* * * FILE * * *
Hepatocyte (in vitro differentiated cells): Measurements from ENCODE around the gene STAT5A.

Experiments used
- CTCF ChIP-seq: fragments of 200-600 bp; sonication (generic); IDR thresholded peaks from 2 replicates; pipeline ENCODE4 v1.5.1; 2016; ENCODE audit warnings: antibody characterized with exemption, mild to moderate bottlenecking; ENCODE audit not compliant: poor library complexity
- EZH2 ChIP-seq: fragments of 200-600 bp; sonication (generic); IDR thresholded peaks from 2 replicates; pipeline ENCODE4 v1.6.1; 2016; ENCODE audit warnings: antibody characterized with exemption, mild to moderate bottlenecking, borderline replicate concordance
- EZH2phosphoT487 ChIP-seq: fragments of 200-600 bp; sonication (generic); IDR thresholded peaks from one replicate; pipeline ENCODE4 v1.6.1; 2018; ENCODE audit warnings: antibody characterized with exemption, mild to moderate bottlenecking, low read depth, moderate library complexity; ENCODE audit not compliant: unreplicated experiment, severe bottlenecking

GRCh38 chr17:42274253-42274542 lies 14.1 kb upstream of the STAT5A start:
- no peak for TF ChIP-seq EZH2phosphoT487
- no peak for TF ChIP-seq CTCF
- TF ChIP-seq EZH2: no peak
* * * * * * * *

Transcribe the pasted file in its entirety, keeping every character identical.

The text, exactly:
Hepatocyte (in vitro differentiated cells): Measurements from ENCODE around the gene STAT5A.

Experiments used
- CTCF ChIP-seq: fragments of 200-600 bp; sonication (generic); IDR thresholded peaks from 2 replicates; pipeline ENCODE4 v1.5.1; 2016; ENCODE audit warnings: antibody characterized with exemption, mild to moderate bottlenecking; ENCODE audit not compliant: poor library complexity
- EZH2 ChIP-seq: fragments of 200-600 bp; sonication (generic); IDR thresholded peaks from 2 replicates; pipeline ENCODE4 v1.6.1; 2016; ENCODE audit warnings: antibody characterized with exemption, mild to moderate bottlenecking, borderline replicate concordance
- EZH2phosphoT487 ChIP-seq: fragments of 200-600 bp; sonication (generic); IDR thresholded peaks from one replicate; pipeline ENCODE4 v1.6.1; 2018; ENCODE audit warnings: antibody characterized with exemption, mild to moderate bottlenecking, low read depth, moderate library complexity; ENCODE audit not compliant: unreplicated experiment, severe bottlenecking

GRCh38 chr17:42274253-42274542 lies 14.1 kb upstream of the STAT5A start:
- no peak for TF ChIP-seq EZH2phosphoT487
- no peak for TF ChIP-seq CTCF
- TF ChIP-seq EZH2: no peak